- NQ Mobile Security & Antivirus flagship product seeing rapid deceleration.
- Almost zero premium subscription user growth.
- Google Play store app reviews and downloads seem questionable.
After NQ Mobile (NQ) reported Q4 earnings on April 10, 2014, it became clear the company had lost its way, at least in the core competency and founding business model of mobile security products - and more specifically, the flagship NQ Mobile Security & Antivirus application suite. As Wikipedia states, "The company was founded in 2005 by Dr Henry Lin and Dr Vincent Shi. The company develops products to combat the growing security threats targeting smartphone users. In October 2005, the company launched it's first mobile security product, NetQin 1.0".
To summarize my concern, gross margin plunged 1900 basis point YOY and 1070 points sequentially. Gross margin was 48.8% in the fourth quarter of 2013, compared with 67.8% in the same quarter a year ago and 59.5% in the previous quarter. During the April 10 earnings call, management blamed the shortfall on shrinking mobile security subscription revenues, as quoted "increased revenue contribution of mobile games and advertising, which have lower gross margins than the mobile security subscription revenues". This assertion by management is very true. Premium users virtually stalled at 15.6 million vs 15 million in Q3 - and frightening considering Q2 to Q3 saw a 35% growth in premium users from approximately 11 million to 15 million users.
While there are no published numbers available for NQ Mobile's China download rank on App Annie, the USA trend is no-less alarming and would likely follow China as per management's guidance and Q4 conference call remarks.
So why did premium users come to a halt since October 2013, which had been growing exponentially prior to Carson Block's round-tripping allegations? Is it a mere coincidence that premium user growth simply disappeared after Muddy Water's story broke? Or did NQ management ratchet down numbers and expectations to remove the spotlight from Yidatong (YDT)? Recall that NQ Mobile's billing service provider YDT is at the center of the alleged scandal, being blamed by Muddy Waters for creating fake revenues to the tune of 25% or more of NQ's reported revenue since its IPO. Right or wrong, the "ratchet down" theory would seem plausible since YDT's revenues are derived from NQ premium downloads and subs. So by logic, if YDT revenue is mostly fake and NQ is being forced to seek legitimate sources of revenues, NQ would need to ratchet down YDT's impressive revenue contribution to NQ's top and bottom line. Perhaps by coincidence, but management has not broken out YDT's revenue contribution in the Q3 or Q4 prepared remarks, financial statements, or earnings conference call - so we're in the dark for now.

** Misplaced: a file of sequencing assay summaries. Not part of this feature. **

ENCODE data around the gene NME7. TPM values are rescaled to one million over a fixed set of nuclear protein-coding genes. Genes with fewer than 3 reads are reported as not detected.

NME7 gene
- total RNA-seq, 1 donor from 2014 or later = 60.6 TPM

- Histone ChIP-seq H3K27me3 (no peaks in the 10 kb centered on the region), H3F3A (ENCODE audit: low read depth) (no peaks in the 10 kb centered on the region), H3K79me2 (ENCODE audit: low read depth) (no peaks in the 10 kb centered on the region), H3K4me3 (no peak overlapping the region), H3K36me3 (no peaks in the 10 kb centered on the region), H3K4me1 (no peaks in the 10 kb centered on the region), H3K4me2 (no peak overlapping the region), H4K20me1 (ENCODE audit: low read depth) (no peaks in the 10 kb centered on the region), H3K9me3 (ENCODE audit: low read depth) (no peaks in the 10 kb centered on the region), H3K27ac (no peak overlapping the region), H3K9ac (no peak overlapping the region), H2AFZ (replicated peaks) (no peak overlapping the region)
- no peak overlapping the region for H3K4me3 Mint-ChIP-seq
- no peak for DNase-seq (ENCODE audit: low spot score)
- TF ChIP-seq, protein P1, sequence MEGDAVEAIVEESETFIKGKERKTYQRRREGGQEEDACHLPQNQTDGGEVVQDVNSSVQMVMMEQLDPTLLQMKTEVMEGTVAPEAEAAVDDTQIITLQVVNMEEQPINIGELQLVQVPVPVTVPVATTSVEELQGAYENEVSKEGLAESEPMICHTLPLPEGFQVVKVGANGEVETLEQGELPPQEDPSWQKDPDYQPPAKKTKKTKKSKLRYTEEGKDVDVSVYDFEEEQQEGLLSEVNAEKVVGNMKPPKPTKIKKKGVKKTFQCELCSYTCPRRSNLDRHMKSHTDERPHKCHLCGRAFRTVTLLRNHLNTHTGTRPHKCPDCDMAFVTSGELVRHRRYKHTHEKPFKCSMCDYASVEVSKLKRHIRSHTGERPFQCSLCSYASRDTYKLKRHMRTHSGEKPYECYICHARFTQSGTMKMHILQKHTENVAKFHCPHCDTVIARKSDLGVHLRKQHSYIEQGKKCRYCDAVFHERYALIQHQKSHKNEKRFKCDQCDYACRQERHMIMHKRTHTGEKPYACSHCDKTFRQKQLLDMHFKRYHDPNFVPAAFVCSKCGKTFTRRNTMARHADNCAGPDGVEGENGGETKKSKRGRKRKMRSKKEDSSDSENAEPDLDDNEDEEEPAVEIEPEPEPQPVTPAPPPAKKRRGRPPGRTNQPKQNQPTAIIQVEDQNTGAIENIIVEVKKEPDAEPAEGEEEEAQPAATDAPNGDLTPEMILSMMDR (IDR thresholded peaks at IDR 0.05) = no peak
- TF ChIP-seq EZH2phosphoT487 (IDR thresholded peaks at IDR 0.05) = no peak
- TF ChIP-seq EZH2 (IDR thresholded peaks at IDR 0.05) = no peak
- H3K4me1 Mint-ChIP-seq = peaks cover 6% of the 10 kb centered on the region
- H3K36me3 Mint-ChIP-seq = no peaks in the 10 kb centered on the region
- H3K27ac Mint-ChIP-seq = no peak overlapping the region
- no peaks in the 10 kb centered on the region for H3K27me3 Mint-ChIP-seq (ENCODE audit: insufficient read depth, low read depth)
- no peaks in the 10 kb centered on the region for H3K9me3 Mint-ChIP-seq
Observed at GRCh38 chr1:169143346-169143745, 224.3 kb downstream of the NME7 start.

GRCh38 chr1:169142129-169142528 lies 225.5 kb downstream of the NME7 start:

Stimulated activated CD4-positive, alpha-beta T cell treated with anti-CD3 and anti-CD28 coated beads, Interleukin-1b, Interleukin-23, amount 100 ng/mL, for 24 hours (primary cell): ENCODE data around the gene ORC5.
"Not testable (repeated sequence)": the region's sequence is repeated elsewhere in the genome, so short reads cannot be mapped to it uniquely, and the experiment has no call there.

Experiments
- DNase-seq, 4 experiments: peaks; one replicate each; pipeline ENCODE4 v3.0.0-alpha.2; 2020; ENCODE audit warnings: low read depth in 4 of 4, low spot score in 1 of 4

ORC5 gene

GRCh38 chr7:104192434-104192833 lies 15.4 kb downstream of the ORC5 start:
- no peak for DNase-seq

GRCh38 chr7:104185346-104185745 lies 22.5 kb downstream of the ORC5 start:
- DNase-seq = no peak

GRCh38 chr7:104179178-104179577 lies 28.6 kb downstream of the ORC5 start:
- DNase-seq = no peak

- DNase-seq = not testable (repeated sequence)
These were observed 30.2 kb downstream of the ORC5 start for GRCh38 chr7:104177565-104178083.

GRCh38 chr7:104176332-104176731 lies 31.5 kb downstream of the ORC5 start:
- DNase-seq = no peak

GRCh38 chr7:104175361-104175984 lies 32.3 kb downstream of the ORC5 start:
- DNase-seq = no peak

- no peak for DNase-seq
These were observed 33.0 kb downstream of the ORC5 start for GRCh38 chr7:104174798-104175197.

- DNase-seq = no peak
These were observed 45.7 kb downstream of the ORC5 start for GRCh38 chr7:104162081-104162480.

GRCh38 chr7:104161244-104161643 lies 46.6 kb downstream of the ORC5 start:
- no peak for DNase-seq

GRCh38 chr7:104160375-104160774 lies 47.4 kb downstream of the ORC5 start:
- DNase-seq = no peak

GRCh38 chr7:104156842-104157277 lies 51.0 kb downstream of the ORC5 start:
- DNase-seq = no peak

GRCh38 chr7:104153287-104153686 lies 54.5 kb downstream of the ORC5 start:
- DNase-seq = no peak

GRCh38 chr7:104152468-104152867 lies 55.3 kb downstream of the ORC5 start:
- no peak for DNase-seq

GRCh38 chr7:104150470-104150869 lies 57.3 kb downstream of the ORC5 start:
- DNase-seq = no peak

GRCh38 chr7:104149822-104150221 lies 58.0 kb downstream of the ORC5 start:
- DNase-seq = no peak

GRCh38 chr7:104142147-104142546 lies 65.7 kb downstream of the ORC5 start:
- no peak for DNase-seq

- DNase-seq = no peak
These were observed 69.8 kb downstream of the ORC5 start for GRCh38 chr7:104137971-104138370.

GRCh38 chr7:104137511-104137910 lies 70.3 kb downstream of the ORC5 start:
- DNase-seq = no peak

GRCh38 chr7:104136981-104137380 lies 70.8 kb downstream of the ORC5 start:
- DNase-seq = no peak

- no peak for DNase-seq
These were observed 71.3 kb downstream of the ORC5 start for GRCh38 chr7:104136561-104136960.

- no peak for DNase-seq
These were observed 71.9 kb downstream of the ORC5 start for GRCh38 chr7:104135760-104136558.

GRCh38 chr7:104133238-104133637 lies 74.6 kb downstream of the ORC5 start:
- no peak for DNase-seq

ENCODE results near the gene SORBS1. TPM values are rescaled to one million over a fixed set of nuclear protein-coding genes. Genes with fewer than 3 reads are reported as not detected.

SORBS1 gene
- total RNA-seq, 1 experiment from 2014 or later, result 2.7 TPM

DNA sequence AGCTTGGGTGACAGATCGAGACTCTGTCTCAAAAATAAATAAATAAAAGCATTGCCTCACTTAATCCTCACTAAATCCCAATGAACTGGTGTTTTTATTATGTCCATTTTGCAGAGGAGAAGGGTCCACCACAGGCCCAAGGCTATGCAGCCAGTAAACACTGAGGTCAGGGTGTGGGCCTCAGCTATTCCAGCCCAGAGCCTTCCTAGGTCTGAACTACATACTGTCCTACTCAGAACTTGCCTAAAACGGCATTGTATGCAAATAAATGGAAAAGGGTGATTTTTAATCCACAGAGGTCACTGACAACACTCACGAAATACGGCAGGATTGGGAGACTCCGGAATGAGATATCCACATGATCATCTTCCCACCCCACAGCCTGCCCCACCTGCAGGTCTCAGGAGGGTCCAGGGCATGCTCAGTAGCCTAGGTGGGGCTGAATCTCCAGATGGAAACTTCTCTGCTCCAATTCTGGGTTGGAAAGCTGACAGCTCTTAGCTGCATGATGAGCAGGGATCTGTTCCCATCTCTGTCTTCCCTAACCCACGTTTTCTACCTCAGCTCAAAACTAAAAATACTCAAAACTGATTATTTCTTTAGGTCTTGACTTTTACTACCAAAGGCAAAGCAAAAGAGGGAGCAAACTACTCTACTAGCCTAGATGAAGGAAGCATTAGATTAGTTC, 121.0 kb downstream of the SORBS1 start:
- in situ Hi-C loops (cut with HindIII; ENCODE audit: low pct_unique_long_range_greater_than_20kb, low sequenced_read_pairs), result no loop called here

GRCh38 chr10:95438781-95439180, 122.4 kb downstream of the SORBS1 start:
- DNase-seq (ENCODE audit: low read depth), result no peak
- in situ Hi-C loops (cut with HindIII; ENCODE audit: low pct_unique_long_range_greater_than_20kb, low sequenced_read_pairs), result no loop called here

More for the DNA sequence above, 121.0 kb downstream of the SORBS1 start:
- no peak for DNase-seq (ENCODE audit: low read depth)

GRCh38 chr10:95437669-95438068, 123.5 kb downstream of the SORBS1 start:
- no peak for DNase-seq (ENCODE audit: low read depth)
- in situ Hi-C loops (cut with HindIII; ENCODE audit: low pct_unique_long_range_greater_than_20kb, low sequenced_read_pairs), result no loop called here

Another observation worthy of note: Notice the preponderance of recent NQ Mobile Security & Antivirus app raving reviews on Google Play of Bangladesh and/or Philippine origin. What's wrong with this picture?
Of the 20 most recent NQ Mobile Security & Antivirus reviews, 16 reviewer names appear indigenous to the Bangladesh/Philippines area and awarded NQ a perfect score, while 3 anonymous reviewers awarded NQ a perfect score, and 1 outlier of "non-Bangladeshish" origin awarded NQ a fail score. Bangladesh at per capita income of $62/month (and to a lesser extent Philippines at $215/month) would not bode well to NQ Mobile's $24.99 Security & Antivirus subscription, so it seems unlikely that these reviewers would pay almost half their monthly income for an app.
Another puzzling question, why did NQ recently begin charging its users to update malware definitions? Since anti-malware software is effectively useless without these important updates, NQ appears to have dumped the freemium model which by all practical measure should now be defined as a premium-only model. Is this another coincidence, or is this NQ's solution to offset some of the revenues Muddy Waters alleges as fake? Whatever the reason, there seems to be little incentive to use NQ Mobile Security vs the many top rated free mobile security apps as Qihoo360 (NYSE:QIHU), Kaspersky, TrustGo, Lookout, and others who provide free malware updates. And if the majority of USA based mobile device users are satisfied using totally free security apps, why would users from basketcase countries like Bangladesh volunteer to shell out $24.99/year? Well, it is known fact that dubious companies from Bangladesh and Philippines have been providing fake review services, Yelp (NYSE:YELP) being the recent victim of such online scams.
Finally, if we subscribe to the theory that many of NQ Mobile app reviews are fake, it would imply that those same reviewers created fake downloads, since downloading the app is a requisite to leaving feedback. To rephrase it another way, fake downloads and fake reviews become an essential component to the fake YDT revenue story as disclosed in Muddy Waters NQ/YDT RoundTripping theory.
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Disclosure: This blog post represents my own opinion and information was gathered from publicly available material. This blog post is not a recommendation to buy or sell any security, and as always, investors must perform their own due diligence. I may be holding positions in equity or options, both long or short in securities of the company or companies mentioned herein.